Another Reader-Submitted CCCE

September 22, 2006

Holy shit, it’s been two weeks since I updated? I’ve been lazy busy* lately, but I’m back with another submission from Matt. Enjoy:

I envy Kevin. My brother Kevin thinks God lives under his bed. At least
that’s what I heard him say one night. He was praying out loud in his
dark bedroom, and I stopped to listen, “Are you there, God?” he said.
“Where are you? Oh, I see. Under the bed…”

I giggled softly and tiptoed off! to my own room.

Kevin’s unique perspectives are often a source of amusement.

But that night something else lingered long after the humor. I realized
for the first time the very different world Kevin lives in.

He was born 30 years ago, mentally disabled as a result of difficulties
during labor. Apart from his size (he’s 6-foot-2), there are few ways in
which he is an adult.

He reasons and communicates with the capabilities of a 7-year-old, and
he always will. He will probably always believe that God lives under his
bed, that Santa Claus is the one who fills the space under our tree
every Christmas, and that airplanes stay up in the sky because angels
carry them.

I remember wondering if Kevin realizes he is different.

Is he ever dissatisfied with his monotonous life?

Up before dawn each day, off to work at a workshop for the disabled,
home to walk our cocker spaniel, return to eat his favorite
macaroni-and-cheese for dinner, and later to bed.

The only variation in the entire scheme is laundry, when he hovers
excitedly over the washing machine like a mother with her newborn child.

He does not seem dissatisfied.

He lopes out to the bus every morning at 7:05, eager for a day of simple
work.

He wrings his hands excitedly while the water boils on the stove before
dinner, and he stays up late twice a week to gather our dirty laundry
for his next day’s laundry chores.

And Saturdays-oh, the bliss of Saturdays! That’s the day my Dad takes
Kevin to the airport to have a soft drink, watch the planes land, and
speculate loudly on the destination of each passenger inside.

“That one’s goin’ to Chi-car-go!” Kevin shouts as he claps his hands.

His anticipation is so great he can hardly sleep on Friday nights.

And so goes his world of daily rituals and weekend field trips.

He doesn’t know what it means to be discontent.

His life is simple.

He will never know the entanglements of wealth of power, and he does not
care what brand of clothing he wears or what kind of food he eats.

His needs have always been met, and he never worries that one day they
may not be.

His hands are diligent. Kevin is never so happy as when he is working.

When he unloads the dishwasher or vacuums the carpet, his heart is
completely in it.

He does not shrink from a job when it is begun, and he does not leave a
job until it is finished.

But when his tasks are done, Kevin knows how to relax.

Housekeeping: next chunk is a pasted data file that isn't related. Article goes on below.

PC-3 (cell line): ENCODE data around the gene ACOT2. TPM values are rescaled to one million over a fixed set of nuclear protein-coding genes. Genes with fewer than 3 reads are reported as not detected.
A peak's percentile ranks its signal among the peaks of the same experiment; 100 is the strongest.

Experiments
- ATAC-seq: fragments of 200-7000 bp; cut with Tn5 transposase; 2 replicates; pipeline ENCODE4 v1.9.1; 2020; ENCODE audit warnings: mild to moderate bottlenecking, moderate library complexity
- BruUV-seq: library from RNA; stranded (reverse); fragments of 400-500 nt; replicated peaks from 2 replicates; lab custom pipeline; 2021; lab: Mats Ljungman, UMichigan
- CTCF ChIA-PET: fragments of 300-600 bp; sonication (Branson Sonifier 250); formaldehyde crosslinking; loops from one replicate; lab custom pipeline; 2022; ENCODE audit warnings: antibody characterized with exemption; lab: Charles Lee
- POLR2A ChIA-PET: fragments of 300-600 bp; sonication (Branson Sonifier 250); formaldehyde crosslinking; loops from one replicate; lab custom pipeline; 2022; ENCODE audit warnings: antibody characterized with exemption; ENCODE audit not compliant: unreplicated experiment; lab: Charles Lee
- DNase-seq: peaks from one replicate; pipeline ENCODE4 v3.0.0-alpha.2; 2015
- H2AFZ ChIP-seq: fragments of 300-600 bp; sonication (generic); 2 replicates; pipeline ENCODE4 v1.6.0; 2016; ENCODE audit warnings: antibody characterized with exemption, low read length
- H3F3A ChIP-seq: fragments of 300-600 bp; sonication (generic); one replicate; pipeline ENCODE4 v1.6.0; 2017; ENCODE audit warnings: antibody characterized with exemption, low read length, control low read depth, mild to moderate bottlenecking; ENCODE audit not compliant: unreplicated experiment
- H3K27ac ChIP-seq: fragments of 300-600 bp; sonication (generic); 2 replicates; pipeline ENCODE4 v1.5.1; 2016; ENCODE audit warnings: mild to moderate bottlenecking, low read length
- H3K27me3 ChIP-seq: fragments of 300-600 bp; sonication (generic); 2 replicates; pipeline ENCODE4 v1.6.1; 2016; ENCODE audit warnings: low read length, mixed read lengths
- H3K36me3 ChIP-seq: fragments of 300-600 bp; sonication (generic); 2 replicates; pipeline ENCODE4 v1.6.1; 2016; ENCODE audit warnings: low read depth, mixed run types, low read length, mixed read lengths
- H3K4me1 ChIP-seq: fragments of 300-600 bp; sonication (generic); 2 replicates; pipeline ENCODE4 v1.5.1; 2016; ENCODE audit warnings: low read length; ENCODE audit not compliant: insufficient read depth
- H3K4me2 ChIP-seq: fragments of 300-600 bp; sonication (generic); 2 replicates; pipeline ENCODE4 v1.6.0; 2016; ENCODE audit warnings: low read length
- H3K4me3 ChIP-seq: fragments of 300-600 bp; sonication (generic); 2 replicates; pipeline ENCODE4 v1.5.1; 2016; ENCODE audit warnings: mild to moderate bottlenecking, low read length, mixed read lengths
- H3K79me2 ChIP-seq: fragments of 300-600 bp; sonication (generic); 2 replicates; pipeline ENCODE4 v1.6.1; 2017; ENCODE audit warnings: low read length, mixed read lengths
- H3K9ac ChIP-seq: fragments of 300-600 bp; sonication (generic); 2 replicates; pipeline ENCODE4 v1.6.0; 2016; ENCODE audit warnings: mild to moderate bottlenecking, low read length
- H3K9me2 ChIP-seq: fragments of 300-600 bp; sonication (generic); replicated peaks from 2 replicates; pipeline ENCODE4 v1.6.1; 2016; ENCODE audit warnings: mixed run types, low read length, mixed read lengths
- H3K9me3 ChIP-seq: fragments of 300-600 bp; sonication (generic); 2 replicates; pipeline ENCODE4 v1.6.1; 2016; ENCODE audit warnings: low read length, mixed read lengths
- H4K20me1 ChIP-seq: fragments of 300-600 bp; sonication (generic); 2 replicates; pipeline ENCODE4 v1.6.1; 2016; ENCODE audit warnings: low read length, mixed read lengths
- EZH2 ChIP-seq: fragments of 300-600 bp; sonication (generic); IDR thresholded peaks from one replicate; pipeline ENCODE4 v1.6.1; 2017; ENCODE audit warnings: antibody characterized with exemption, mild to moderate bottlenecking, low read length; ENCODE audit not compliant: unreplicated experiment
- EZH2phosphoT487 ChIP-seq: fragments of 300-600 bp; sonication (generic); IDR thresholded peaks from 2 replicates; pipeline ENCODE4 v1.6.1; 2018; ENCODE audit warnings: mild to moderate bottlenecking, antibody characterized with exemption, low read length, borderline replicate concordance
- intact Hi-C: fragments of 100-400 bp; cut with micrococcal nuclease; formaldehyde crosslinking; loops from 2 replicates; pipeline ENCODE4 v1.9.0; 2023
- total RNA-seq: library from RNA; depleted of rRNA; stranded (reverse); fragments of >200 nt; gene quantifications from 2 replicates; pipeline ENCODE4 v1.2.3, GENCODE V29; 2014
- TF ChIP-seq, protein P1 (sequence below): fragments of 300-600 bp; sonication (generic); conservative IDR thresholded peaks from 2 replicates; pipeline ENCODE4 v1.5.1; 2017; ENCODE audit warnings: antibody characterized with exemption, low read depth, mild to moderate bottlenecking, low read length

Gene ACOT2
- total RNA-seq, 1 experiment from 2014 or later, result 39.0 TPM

He is not obsessed with his work or the work of others.

His heart is pure.

He still believes everyone tells the truth, promises must be kept, and
when you are wrong, you apologize instead of argue.

Free from pride and unconcerned with appearances, Kevin is not afraid to
cry when he is hurt, angry or sorry.

He is always transparent, always sincere . And he trusts God.

Not confined by intellectual reasoning, when he comes to Christ, he
comes as a child.

Kevin seems to know God – to really be friends with Him in a way that is
difficult for an “educated”
person to grasp.

God seems like his closest companion.

In my moments of doubt and frustrations with my Christianity I envy the
security Kevin has in his simple faith.

It is then that I am most willing to admit that he has some divine
knowledge that rises above my mortal questions.

It is then I realize that perhaps he is not the one with the handicap.

I am.

My obligations, my fear, my pride, my circumstances – they all become
disabilities when I do not trust them to God’s care.

Who knows if Kevin comprehends things I can never learn?

After all, he has spent his whole life in that kind of innocence,
praying after dark and soaking up the goodness and love of God.

And one day, when the mysteries of heaven are opened, and we are all
amazed at how close God really is to our hearts, I’ll realize that God
heard the simple prayers of a boy who believed that God lived under his
bed.

Kevin won’t be surprised at all!

When you receive this, say a prayer. That’s all you have to do. There is
nothing attached.

Just send this to people, please.

Prayer is one of the best free gifts we receive. There is no cost, but a
lot of rewards.

FRIENDS ARE ANGELS WHO LIFT US TO OUR FEET WHEN OUR WINGS HAVE TROUBLE
REMEMBERING HOW TO FLY

Oh boy, a Magical Retard. Some choice quotes:

He reasons and communicates with the capabilities of a 7-year-old, and
he always will. He will probably always believe that God lives under his
bed, that Santa Claus is the one who fills the space under our tree